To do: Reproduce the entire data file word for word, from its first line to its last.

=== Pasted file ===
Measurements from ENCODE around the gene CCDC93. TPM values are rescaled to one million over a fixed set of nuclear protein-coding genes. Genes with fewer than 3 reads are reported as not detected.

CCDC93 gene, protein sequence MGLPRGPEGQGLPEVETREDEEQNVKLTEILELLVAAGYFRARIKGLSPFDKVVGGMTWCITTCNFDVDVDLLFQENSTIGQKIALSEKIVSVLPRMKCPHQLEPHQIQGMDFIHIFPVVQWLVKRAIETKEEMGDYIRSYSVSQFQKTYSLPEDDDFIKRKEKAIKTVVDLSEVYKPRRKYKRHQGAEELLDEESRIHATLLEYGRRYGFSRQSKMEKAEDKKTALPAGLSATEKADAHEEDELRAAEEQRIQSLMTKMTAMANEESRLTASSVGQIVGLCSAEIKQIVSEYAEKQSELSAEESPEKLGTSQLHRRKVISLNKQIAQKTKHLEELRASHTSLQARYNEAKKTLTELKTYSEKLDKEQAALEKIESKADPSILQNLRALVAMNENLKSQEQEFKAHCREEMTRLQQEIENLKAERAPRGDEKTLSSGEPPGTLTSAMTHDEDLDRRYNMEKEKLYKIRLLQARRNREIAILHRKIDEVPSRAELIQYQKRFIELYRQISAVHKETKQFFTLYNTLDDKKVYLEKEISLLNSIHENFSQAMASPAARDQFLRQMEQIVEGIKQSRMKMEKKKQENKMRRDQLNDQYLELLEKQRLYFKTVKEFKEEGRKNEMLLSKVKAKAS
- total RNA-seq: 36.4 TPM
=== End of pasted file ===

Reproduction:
Measurements from ENCODE around the gene CCDC93. TPM values are rescaled to one million over a fixed set of nuclear protein-coding genes. Genes with fewer than 3 reads are reported as not detected.

CCDC93 gene, protein sequence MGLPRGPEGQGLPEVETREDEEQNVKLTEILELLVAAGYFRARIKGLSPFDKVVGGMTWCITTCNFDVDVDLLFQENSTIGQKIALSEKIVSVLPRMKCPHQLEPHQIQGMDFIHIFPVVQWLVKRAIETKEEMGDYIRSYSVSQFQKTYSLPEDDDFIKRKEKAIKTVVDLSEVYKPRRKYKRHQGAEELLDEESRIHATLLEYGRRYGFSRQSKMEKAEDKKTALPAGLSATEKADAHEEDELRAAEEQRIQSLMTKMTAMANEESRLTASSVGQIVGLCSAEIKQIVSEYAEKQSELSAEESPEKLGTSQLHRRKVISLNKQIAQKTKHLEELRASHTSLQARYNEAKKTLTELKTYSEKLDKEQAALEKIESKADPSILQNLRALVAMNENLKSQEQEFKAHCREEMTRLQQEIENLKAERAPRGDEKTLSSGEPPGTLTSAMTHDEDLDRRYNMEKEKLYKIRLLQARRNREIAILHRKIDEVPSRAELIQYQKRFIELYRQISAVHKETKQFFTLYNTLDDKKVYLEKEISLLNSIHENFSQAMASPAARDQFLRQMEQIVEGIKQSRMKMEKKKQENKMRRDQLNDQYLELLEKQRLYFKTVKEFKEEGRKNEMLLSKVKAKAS
- total RNA-seq: 36.4 TPM